Catalytic pyrolysis succeeds against the threat of plastic bags

Employees sort piles of plastic waste at African Recycling, one of the few recycling companies in Tunisia – Copyright AFP / File FRANCOIS GUILLOT

Mankind has lived without plastic for a hundred years and the substance is part of everyday life, despite efforts to reduce its use. Plastics reduction processes are often offset by manufacturers looking to utilize the inexpensive and quick nature of the material. Too many consumers depend on plastics, and this dependence will only be corrected through fundamental changes in infrastructure and lifestyle.

The environmental risks of plastics are well documented, and the planet is grappling with more than seven billion tonnes of plastics, most of which are indestructible. Disposal is a major concern and less than 10 percent of global plastic waste is recycled and less than 1 percent will be recycled more than once.

In addition, 24,400 billion pieces (82,000 to 578,000 tonnes) of microplastics are believed to be present in the world’s oceans.

One of the main sources of plastic pollution comes from plastic bags. A new initiative aims to partially address the issue of disposal. Scientists are reporting the success of using the process of catalytic pyrolysis (using a dewaxing catalyst) to turn plastic waste into a valuable fuel source (a substance with properties similar to diesel).

To do this, researchers at California State Polytechnic University focused on recycling plastic and turning the plastic into other products, or converting it into vapor with heat, to create a fuel-like product.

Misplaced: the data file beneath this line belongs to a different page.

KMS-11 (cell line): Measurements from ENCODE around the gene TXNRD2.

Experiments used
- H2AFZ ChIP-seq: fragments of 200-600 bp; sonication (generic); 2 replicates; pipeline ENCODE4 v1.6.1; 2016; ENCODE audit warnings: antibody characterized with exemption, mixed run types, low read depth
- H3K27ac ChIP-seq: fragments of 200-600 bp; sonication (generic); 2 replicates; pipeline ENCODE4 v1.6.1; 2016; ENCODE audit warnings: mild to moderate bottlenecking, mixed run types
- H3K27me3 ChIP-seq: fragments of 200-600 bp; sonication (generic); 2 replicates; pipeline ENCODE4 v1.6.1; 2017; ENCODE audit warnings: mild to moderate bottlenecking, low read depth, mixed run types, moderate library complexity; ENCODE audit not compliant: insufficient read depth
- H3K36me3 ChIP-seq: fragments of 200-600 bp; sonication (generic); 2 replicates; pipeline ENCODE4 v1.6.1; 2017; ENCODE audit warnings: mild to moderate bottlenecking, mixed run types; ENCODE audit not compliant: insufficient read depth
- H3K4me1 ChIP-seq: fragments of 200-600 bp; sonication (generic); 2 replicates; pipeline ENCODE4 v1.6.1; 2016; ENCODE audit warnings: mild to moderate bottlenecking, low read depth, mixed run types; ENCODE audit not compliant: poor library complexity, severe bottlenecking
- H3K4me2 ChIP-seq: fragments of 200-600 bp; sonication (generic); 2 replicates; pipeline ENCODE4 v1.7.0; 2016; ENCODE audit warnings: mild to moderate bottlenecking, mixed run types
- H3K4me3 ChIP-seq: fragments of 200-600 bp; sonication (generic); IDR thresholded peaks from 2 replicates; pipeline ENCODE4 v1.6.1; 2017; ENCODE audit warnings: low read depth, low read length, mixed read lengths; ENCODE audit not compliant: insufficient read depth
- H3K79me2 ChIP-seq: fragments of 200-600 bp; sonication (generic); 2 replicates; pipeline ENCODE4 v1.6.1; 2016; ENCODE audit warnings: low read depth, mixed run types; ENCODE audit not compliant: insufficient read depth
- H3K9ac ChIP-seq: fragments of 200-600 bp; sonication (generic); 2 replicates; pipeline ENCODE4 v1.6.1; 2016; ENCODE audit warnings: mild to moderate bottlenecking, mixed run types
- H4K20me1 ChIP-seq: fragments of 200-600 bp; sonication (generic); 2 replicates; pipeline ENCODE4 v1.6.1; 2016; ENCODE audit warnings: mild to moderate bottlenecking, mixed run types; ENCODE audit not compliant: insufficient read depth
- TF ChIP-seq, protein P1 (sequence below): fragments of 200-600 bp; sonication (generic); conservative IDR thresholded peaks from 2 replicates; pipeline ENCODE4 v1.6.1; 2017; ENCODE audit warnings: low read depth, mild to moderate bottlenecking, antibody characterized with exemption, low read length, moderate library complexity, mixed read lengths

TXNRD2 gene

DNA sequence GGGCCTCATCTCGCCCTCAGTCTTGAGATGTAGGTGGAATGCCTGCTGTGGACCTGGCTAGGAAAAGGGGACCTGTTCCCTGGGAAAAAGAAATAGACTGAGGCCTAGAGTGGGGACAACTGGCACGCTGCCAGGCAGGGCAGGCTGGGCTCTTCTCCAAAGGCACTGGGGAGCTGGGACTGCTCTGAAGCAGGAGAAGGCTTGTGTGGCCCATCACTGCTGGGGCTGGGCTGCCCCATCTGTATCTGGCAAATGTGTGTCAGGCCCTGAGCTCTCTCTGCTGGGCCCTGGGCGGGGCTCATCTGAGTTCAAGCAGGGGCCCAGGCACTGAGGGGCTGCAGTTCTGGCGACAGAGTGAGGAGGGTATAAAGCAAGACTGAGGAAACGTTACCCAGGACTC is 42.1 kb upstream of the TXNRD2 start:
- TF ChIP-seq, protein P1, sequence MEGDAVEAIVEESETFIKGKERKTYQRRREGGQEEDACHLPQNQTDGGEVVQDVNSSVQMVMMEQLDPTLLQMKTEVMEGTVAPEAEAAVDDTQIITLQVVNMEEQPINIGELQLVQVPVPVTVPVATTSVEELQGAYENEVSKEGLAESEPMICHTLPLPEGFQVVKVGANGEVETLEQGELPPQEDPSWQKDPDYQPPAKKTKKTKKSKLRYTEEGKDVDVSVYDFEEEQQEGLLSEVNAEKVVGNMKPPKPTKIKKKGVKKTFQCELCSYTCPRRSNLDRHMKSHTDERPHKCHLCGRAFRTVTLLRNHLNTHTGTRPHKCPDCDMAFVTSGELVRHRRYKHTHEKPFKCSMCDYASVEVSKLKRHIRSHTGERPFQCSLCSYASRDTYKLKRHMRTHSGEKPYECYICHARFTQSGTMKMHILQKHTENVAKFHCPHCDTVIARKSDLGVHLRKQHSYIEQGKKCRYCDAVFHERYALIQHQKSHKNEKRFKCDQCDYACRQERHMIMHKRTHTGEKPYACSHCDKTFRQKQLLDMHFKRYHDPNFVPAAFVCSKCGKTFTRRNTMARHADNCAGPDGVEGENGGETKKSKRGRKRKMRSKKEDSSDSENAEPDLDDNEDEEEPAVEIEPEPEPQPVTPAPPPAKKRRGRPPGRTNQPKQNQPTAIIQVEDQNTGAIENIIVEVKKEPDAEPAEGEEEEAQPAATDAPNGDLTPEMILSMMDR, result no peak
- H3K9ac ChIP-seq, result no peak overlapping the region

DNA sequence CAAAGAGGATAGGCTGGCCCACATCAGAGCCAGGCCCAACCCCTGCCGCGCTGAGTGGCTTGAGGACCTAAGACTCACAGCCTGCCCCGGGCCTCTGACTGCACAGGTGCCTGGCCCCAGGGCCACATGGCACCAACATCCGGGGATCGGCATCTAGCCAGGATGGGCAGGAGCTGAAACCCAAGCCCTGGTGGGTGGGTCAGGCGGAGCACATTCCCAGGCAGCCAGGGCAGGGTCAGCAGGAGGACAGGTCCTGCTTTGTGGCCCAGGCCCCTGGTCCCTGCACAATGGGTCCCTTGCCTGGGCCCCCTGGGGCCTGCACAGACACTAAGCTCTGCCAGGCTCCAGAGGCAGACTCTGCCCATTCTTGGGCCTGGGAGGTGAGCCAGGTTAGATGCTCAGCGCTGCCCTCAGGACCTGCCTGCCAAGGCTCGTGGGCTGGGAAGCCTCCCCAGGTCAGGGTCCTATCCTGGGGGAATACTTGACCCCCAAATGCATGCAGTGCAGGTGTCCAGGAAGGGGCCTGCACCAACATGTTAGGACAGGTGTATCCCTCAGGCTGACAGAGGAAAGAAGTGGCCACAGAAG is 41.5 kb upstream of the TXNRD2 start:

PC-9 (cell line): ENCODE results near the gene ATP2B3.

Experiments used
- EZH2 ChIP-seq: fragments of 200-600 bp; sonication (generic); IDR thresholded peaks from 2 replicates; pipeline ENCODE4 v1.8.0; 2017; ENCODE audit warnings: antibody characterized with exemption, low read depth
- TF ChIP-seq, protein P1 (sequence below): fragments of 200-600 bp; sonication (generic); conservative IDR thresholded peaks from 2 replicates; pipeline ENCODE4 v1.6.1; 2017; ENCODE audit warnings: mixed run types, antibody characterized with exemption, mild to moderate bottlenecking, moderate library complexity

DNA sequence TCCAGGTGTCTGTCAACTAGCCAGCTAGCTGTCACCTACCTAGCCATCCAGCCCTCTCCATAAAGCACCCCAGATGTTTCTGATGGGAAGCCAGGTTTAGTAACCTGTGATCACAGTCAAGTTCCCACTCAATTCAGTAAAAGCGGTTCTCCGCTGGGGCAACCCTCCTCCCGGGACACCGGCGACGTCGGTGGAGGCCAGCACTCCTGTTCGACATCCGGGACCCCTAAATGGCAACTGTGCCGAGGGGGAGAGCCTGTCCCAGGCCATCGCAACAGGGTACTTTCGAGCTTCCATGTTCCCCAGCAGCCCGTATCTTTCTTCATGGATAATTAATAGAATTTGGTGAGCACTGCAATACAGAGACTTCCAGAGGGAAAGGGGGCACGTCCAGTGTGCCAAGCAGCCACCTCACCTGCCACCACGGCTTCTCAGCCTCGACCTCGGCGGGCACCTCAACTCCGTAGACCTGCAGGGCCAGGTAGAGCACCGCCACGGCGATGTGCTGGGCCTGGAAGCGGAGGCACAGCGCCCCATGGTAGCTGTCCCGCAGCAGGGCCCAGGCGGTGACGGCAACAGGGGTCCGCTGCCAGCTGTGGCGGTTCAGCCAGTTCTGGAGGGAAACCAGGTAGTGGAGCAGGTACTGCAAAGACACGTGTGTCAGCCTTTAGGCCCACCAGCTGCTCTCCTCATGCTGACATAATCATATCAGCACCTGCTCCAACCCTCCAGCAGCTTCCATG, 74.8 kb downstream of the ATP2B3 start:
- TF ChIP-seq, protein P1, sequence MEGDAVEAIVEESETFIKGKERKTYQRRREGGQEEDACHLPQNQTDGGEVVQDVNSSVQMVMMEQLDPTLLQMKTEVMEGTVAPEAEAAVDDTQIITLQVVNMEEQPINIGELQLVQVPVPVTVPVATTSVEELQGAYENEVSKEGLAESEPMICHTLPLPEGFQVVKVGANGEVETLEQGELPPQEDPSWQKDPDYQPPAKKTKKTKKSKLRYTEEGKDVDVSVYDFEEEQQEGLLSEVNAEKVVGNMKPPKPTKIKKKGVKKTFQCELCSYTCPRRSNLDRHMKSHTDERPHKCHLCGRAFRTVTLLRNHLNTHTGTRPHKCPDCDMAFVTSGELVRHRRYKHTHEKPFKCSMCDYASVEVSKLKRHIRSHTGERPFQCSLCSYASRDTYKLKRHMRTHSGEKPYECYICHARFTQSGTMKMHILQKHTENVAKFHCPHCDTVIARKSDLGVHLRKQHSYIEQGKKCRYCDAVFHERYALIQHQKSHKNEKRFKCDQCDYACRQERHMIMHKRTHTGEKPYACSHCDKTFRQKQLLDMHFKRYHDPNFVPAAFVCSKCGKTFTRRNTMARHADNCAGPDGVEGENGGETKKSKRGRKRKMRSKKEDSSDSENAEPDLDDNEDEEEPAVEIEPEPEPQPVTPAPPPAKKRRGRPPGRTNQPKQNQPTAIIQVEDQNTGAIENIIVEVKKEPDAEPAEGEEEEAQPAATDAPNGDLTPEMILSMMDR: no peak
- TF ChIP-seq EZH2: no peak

At the heart of the pyrolytic process is the transformation of primary organic waste into sustainable fuel or other valuable chemicals. The term pyrolysis refers to the thermochemical decomposition of carbonaceous material in the absence of oxygen. Such a process can be used on plastic bags.

According to researcher Mingheng Li, the catalyst is the most important factor in the process: “The catalyst is essential to this particular pyrolysis process because it only requires one step to achieve the desired combustible product at relatively mild temperatures.

The catalyst was made by dipping a zeolite substrate in an aqueous solution containing nickel and tungsten and drying it in an oven at 500 degrees Celsius.

The search appears in the Journal of Renewable and Sustainable Energies, with the research document entitled “Catalytic production of diesel-type oils from plastic waste”.

In related news, another team of scientists (from RMIT University) has developed a new approach to plastic recycling that offers a sustainable alternative for the production of carbon nanotubes (which are used for hydrogen storage, composite materials, electronics, fuel cells and biomedical technologies.).

The process first converts agricultural or organic waste into biochar (a carbon-rich form of charcoal often used to improve soil health), and then uses biochar to remove toxic contaminants like polycyclic aromatic hydrocarbons, as the plastic is broken down into gas and oil. The process removes contaminants and converts plastics into high quality liquid fuel.

Bryce K. Locke